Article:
Last week, our examples described a person, and we saw that weaving action into a description makes it a part of the story instead of stopping the forward motion of the plot to look at the person.
We can do the same with things as well as people. Here are two more examples to show what a difference it makes when action is used to describe something.
EXAMPLE 1 – The old bridge looked like it was about to tumble into the river raging below.
EXAMPLE 2 – The old bridge creaked as the wind blew it back and forth over the raging river below. Planks, darkened by years of weathering, hung from the underside.
Quite a different feel to the two examples, don’t you think?
Description 1 provides enough words that a reader can probably imagine what the bridge looks like, although in a vague sort of way.
Description 2 paints a much more specific picture with its words. Not only that, but the action adds mood and invites the readers to add involve other senses. The details build up the setting enough that the readers can feel it around them, almost as if they are experiencing it in the scene with the characters.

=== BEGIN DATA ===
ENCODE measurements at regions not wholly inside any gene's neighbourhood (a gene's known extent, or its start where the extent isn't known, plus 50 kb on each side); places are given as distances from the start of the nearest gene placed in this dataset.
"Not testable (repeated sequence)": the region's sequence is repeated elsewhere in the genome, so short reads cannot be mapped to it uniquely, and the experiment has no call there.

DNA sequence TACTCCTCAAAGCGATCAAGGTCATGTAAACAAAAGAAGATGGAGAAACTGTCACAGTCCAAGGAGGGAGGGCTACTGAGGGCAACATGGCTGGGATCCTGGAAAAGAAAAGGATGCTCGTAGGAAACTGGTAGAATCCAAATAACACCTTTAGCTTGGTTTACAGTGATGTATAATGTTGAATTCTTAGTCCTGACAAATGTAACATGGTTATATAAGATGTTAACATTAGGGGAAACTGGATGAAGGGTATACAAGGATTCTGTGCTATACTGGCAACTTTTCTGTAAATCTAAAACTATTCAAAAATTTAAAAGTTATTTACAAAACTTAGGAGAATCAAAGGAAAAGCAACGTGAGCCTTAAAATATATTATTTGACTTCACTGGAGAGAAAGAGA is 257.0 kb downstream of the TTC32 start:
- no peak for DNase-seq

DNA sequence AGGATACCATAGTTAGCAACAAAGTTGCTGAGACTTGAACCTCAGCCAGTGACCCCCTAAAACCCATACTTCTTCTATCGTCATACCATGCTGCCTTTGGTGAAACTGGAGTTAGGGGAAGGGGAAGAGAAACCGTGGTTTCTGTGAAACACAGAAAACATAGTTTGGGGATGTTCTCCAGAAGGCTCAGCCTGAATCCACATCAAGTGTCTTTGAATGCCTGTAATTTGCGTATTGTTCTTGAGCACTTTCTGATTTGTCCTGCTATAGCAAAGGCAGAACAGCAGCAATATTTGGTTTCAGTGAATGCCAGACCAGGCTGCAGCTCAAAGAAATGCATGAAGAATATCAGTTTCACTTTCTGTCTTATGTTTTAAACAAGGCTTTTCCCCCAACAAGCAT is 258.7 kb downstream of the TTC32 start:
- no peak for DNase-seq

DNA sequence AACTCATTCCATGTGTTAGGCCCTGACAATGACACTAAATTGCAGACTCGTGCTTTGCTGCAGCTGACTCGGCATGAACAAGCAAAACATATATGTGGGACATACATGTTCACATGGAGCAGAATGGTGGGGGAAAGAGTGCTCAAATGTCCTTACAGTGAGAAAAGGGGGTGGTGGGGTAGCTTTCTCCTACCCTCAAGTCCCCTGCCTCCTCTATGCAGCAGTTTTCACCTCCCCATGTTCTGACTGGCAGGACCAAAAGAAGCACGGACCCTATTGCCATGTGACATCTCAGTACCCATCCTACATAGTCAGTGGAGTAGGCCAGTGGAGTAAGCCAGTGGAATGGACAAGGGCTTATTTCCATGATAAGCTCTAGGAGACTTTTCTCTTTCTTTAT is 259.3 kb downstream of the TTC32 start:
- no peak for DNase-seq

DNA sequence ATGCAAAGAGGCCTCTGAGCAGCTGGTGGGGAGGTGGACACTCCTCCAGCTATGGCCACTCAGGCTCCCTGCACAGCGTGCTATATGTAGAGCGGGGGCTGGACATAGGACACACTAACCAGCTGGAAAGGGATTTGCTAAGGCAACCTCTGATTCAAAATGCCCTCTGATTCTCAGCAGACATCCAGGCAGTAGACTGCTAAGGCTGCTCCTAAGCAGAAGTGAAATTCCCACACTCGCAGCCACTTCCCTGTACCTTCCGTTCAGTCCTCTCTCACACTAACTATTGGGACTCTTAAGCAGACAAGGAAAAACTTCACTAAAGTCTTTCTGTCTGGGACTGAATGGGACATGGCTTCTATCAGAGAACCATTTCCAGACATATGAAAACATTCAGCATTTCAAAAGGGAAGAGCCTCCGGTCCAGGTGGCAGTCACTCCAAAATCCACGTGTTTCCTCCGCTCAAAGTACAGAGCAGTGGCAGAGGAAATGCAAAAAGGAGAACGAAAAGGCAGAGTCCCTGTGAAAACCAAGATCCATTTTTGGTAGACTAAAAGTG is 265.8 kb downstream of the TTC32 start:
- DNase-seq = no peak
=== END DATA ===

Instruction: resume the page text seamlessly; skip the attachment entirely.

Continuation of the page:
It comes down to telling vs. showing.
Let the readers see the bridge and come to the conclusion themselves that it was old and about ready to tumble into the river below rather than telling them. The question to ask yourself when you describe something is “What do I see in my mind’s eye?” Then show that to the readers. Don’t just tell the reader that the field is green, show them that new shoots sprouted proud and tall in lines through the moist, dark soil. Don’t just tell the reader that the ocean stretched out before the yacht, show them that green-blue water filled the horizon as far as the character could see, with the serenity of glass-like surface broken only but the white froth churned up by the bow of the yacht as it sped through the waters.
When you write descriptions like this into your story, you invite readers to step inside your book so it becomes more than just a good story, it becomes an experience.